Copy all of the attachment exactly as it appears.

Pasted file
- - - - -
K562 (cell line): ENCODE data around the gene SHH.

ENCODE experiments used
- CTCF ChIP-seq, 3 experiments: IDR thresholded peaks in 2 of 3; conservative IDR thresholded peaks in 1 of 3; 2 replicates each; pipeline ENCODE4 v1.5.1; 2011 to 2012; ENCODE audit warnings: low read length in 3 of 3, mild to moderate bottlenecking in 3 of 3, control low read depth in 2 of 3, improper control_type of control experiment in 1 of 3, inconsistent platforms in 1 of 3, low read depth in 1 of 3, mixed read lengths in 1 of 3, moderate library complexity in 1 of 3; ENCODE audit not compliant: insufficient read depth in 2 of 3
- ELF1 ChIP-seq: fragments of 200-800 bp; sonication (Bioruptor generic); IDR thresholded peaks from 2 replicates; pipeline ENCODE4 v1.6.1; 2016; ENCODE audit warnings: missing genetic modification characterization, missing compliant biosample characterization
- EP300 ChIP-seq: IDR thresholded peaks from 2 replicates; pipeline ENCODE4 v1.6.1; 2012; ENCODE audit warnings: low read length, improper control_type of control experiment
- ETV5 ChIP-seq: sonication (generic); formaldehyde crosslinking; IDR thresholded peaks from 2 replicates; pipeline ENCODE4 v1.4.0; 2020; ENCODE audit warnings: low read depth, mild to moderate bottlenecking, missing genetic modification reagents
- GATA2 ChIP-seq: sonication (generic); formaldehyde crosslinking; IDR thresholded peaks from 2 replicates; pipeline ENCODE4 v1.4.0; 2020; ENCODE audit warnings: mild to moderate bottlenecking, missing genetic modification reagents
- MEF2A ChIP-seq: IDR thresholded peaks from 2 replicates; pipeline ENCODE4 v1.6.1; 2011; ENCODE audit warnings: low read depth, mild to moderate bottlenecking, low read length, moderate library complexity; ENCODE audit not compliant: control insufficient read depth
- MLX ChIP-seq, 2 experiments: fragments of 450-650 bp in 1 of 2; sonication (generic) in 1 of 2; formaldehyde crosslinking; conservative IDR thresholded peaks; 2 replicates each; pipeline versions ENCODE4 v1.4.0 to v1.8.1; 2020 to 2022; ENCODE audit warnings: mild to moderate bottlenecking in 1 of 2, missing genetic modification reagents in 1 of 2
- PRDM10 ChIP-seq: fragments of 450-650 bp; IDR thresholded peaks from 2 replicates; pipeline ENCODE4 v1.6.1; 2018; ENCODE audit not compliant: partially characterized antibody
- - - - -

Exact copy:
K562 (cell line): ENCODE data around the gene SHH.

ENCODE experiments used
- CTCF ChIP-seq, 3 experiments: IDR thresholded peaks in 2 of 3; conservative IDR thresholded peaks in 1 of 3; 2 replicates each; pipeline ENCODE4 v1.5.1; 2011 to 2012; ENCODE audit warnings: low read length in 3 of 3, mild to moderate bottlenecking in 3 of 3, control low read depth in 2 of 3, improper control_type of control experiment in 1 of 3, inconsistent platforms in 1 of 3, low read depth in 1 of 3, mixed read lengths in 1 of 3, moderate library complexity in 1 of 3; ENCODE audit not compliant: insufficient read depth in 2 of 3
- ELF1 ChIP-seq: fragments of 200-800 bp; sonication (Bioruptor generic); IDR thresholded peaks from 2 replicates; pipeline ENCODE4 v1.6.1; 2016; ENCODE audit warnings: missing genetic modification characterization, missing compliant biosample characterization
- EP300 ChIP-seq: IDR thresholded peaks from 2 replicates; pipeline ENCODE4 v1.6.1; 2012; ENCODE audit warnings: low read length, improper control_type of control experiment
- ETV5 ChIP-seq: sonication (generic); formaldehyde crosslinking; IDR thresholded peaks from 2 replicates; pipeline ENCODE4 v1.4.0; 2020; ENCODE audit warnings: low read depth, mild to moderate bottlenecking, missing genetic modification reagents
- GATA2 ChIP-seq: sonication (generic); formaldehyde crosslinking; IDR thresholded peaks from 2 replicates; pipeline ENCODE4 v1.4.0; 2020; ENCODE audit warnings: mild to moderate bottlenecking, missing genetic modification reagents
- MEF2A ChIP-seq: IDR thresholded peaks from 2 replicates; pipeline ENCODE4 v1.6.1; 2011; ENCODE audit warnings: low read depth, mild to moderate bottlenecking, low read length, moderate library complexity; ENCODE audit not compliant: control insufficient read depth
- MLX ChIP-seq, 2 experiments: fragments of 450-650 bp in 1 of 2; sonication (generic) in 1 of 2; formaldehyde crosslinking; conservative IDR thresholded peaks; 2 replicates each; pipeline versions ENCODE4 v1.4.0 to v1.8.1; 2020 to 2022; ENCODE audit warnings: mild to moderate bottlenecking in 1 of 2, missing genetic modification reagents in 1 of 2
- PRDM10 ChIP-seq: fragments of 450-650 bp; IDR thresholded peaks from 2 replicates; pipeline ENCODE4 v1.6.1; 2018; ENCODE audit not compliant: partially characterized antibody